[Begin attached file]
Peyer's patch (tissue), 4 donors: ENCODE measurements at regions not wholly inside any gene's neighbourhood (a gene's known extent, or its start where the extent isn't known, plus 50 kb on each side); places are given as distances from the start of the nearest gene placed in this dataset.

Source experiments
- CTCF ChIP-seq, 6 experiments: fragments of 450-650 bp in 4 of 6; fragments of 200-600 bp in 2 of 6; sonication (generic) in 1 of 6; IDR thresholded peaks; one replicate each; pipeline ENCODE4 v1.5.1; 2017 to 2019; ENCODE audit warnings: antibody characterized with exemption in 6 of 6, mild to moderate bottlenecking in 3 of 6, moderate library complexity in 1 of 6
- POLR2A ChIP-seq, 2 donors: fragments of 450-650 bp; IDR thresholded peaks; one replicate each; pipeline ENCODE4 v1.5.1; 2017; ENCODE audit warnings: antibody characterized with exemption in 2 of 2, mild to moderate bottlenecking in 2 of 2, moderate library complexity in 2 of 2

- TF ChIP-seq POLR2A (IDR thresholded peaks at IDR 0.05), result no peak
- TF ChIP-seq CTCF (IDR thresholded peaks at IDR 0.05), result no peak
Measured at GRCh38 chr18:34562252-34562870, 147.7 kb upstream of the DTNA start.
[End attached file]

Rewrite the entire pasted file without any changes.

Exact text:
Peyer's patch (tissue), 4 donors: ENCODE measurements at regions not wholly inside any gene's neighbourhood (a gene's known extent, or its start where the extent isn't known, plus 50 kb on each side); places are given as distances from the start of the nearest gene placed in this dataset.

Source experiments
- CTCF ChIP-seq, 6 experiments: fragments of 450-650 bp in 4 of 6; fragments of 200-600 bp in 2 of 6; sonication (generic) in 1 of 6; IDR thresholded peaks; one replicate each; pipeline ENCODE4 v1.5.1; 2017 to 2019; ENCODE audit warnings: antibody characterized with exemption in 6 of 6, mild to moderate bottlenecking in 3 of 6, moderate library complexity in 1 of 6
- POLR2A ChIP-seq, 2 donors: fragments of 450-650 bp; IDR thresholded peaks; one replicate each; pipeline ENCODE4 v1.5.1; 2017; ENCODE audit warnings: antibody characterized with exemption in 2 of 2, mild to moderate bottlenecking in 2 of 2, moderate library complexity in 2 of 2

- TF ChIP-seq POLR2A (IDR thresholded peaks at IDR 0.05), result no peak
- TF ChIP-seq CTCF (IDR thresholded peaks at IDR 0.05), result no peak
Measured at GRCh38 chr18:34562252-34562870, 147.7 kb upstream of the DTNA start.